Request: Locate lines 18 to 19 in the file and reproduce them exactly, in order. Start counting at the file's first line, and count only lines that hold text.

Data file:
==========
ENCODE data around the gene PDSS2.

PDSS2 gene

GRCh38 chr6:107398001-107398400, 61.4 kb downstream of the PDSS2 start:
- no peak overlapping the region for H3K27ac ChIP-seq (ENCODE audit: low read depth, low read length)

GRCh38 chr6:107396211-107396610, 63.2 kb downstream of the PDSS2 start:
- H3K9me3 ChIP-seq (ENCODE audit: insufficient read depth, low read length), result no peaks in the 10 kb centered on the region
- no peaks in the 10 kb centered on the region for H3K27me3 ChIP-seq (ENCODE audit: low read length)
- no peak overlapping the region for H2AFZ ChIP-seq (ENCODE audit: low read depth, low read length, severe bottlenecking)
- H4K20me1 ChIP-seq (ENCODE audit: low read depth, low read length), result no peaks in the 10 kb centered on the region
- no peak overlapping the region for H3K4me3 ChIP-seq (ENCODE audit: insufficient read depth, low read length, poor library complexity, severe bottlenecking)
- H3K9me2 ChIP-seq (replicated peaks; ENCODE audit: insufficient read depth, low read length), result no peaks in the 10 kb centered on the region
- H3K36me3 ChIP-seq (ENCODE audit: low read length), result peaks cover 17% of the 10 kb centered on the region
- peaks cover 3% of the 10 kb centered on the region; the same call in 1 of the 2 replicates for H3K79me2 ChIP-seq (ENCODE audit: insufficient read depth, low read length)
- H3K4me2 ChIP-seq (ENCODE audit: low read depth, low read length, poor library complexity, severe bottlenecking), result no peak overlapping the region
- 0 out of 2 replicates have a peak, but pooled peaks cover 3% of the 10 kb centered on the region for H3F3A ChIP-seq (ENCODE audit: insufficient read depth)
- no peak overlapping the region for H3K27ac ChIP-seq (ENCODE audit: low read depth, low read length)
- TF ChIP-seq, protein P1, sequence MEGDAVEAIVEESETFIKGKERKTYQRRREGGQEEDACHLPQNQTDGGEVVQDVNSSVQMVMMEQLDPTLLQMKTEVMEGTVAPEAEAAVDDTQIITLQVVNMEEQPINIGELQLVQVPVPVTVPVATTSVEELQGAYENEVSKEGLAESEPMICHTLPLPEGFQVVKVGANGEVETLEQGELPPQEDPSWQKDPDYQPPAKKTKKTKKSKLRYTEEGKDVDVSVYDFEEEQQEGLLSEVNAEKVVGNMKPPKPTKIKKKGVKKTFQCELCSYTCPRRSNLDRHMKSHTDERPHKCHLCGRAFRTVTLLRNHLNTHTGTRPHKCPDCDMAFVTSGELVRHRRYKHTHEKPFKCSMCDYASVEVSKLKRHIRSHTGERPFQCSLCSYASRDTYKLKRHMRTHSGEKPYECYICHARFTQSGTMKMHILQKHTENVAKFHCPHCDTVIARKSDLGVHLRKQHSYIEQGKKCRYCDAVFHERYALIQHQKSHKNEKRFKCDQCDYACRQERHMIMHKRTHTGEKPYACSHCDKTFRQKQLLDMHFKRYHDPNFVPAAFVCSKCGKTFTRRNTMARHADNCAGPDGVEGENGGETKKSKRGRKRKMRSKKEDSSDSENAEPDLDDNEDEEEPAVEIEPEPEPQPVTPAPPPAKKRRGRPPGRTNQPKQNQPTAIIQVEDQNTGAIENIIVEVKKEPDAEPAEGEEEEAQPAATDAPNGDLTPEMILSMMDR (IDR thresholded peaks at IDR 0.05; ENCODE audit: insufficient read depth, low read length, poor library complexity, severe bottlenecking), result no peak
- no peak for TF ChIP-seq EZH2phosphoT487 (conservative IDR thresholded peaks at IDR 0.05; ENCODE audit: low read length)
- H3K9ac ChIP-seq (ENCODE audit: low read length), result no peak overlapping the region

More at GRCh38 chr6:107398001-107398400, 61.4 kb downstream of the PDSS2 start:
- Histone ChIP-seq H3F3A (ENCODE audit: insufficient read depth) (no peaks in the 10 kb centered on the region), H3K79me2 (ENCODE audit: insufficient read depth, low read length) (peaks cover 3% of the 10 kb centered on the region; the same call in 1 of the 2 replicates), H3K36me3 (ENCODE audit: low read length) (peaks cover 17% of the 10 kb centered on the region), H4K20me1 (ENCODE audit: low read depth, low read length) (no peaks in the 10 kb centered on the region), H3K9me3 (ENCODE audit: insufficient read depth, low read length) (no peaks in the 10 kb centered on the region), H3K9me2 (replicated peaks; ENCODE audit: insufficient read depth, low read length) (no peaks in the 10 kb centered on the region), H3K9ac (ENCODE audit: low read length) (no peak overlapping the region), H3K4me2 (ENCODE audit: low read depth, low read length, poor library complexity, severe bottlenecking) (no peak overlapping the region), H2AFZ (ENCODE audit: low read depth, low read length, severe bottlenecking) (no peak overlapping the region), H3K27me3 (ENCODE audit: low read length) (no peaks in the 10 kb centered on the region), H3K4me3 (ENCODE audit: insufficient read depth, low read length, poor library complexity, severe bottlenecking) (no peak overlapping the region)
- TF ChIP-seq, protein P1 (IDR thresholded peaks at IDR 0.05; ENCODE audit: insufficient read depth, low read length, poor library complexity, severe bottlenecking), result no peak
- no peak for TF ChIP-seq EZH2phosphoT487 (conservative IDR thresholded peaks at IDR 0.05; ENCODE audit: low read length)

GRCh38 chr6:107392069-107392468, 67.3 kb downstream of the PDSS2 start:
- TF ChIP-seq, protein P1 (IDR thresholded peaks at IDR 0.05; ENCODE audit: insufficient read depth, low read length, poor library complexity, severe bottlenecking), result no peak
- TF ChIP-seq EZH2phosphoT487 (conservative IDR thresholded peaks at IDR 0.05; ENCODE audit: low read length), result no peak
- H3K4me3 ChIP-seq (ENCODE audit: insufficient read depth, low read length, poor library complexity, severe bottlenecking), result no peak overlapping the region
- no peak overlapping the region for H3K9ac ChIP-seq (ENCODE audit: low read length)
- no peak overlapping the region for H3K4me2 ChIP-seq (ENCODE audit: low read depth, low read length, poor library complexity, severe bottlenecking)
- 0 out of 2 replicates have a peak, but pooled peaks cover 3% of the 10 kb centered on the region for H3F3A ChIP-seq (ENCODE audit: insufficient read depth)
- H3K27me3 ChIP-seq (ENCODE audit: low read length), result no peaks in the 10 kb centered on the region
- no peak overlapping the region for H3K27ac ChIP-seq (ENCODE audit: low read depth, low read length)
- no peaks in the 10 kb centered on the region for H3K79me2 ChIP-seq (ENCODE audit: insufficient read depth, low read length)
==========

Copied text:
- no peak for TF ChIP-seq EZH2phosphoT487 (conservative IDR thresholded peaks at IDR 0.05; ENCODE audit: low read length)
- H3K9ac ChIP-seq (ENCODE audit: low read length), result no peak overlapping the region